But how disruptive have beavers been to the environment: and environment that has no animal that makes such a massive environmental impact as the beaver. Howard suggested that an animal moving into a habitat where its niche doesn’t exist would have wider impacts than one who’s niche does exist. It’s fairly clear that the beaver’s landscaping projects is not something that other animals (except humans) partake in.

In the beaver situation this ecological disruption holds true. The floral assemblage in Cape Horn has never had to deal with beaver-like behaviour. The beavers foraging and building habits prevent forest regrowth, and provide a pathway for other plants to invade. It seems this beaver introduction might be a good example of invasional meltdown. The Chilean archipelago is home to quite a few invasive species already, and this synergistic effect is definitely concerning.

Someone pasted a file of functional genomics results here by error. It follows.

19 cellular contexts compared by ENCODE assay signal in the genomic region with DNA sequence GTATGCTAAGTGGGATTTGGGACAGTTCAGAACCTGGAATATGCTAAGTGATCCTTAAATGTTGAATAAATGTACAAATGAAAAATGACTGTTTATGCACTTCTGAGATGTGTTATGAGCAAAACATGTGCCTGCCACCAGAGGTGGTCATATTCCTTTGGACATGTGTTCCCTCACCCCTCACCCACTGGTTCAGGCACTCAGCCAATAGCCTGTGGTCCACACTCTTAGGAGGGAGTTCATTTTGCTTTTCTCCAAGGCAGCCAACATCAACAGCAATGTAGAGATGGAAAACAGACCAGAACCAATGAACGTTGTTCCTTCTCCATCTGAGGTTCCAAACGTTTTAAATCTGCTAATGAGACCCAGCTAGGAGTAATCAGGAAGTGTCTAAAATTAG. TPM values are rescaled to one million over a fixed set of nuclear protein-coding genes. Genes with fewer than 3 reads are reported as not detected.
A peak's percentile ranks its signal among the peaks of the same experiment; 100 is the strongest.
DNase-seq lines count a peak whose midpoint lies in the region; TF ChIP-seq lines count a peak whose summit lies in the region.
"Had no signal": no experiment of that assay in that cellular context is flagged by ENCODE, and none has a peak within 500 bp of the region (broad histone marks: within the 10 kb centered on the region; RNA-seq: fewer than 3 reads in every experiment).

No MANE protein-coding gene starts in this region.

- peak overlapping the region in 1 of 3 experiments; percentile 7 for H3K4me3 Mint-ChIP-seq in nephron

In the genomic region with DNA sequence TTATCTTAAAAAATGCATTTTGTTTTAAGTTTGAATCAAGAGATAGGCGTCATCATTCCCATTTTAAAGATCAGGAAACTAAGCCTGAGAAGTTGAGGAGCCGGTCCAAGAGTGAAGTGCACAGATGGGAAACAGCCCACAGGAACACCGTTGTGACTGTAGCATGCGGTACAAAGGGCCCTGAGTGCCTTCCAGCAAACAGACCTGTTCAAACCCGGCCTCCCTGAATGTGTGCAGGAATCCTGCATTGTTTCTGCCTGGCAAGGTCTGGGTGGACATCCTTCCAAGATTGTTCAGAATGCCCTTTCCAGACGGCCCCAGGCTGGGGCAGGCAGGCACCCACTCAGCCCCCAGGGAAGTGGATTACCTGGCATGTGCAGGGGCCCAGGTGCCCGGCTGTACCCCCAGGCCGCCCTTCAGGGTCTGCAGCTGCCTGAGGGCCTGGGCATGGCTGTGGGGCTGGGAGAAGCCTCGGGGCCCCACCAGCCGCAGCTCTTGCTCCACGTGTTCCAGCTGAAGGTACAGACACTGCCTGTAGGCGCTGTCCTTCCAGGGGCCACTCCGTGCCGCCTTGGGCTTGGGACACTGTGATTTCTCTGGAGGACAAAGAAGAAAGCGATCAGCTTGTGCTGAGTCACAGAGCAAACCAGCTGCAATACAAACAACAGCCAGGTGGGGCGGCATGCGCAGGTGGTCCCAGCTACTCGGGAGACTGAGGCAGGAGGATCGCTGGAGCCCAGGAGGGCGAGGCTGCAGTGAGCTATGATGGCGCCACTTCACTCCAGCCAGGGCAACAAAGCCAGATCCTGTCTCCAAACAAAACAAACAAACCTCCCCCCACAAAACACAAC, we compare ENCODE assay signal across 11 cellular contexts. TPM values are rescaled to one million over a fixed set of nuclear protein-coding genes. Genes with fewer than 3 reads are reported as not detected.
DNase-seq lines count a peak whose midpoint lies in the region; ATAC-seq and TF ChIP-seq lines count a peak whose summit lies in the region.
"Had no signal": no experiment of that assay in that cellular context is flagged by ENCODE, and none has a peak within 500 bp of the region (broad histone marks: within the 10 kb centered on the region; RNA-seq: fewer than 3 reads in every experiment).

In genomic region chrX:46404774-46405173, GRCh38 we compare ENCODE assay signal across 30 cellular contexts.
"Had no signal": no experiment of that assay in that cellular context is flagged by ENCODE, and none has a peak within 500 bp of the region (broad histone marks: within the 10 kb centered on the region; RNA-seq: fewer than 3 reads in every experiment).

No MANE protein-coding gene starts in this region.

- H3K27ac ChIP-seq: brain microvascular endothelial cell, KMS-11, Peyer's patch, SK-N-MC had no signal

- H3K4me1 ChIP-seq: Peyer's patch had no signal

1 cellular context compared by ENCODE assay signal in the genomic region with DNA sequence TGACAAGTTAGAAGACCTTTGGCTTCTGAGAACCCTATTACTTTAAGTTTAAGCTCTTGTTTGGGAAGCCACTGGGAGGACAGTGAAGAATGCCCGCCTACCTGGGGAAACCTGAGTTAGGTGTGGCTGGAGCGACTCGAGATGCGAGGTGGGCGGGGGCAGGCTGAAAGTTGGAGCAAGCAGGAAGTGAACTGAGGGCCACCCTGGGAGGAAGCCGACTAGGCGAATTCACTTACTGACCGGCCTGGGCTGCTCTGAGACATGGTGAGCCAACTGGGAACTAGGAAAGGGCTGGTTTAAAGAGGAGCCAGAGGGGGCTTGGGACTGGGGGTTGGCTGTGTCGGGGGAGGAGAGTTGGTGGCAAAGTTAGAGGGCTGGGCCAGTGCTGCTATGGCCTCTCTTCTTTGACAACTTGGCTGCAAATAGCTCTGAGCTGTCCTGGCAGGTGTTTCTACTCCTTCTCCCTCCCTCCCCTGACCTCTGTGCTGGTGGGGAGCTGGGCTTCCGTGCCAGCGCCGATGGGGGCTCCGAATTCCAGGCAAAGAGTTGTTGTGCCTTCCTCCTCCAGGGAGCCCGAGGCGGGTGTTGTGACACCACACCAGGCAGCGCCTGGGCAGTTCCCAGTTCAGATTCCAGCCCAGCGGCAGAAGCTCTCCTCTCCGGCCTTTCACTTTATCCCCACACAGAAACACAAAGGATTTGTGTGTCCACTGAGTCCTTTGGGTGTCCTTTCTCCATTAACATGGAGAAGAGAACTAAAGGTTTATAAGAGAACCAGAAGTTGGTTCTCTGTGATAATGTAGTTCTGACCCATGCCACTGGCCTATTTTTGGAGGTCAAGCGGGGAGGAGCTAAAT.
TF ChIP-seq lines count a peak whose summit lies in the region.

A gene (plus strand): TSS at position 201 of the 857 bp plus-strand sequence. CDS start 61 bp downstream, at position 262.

All the beaver-induced worries come with a grave concern for the natural environment. Cape Horn is referred to as pristine quite a bit by Anderson. Is this the place to have a deep political, socio-economic discussion about “pristine” environments? No, not today; you’ll have to read elsewhere for that. Cape Horn is certainly already at risk from invasive species. Beavers have a tremendous impact on the ecological structure of streams and forests. I am certainly one to wonder whether the eradication effort can be truly successful and both removing the beavers and reversing the environmental changes.

I surely hope that the environmental disruption can be reversed. Unfortunately we cannot look back to Howard to speculate on what happens when we remove an alien species. Just fifty years ago, species invasions were seen as a great research opportunity, not something to be extensively managed or eradicated.

Further Reading:

C.B. Anderson et al. (2006), The effects of invasive North American beavers on riparian plant communities in Cape Horn, Chile. Do exotic beavers engineer differently in sub-Antarctic ecosystems? Biological Conservation, 128: 467-474.

C. Choi, (2008) Tierra del Fuego: the beavers must die. Nature 453: 968. doi:10.1038/453968a

Friday, April 5, 2013

Measuring the Pacific extinction spasm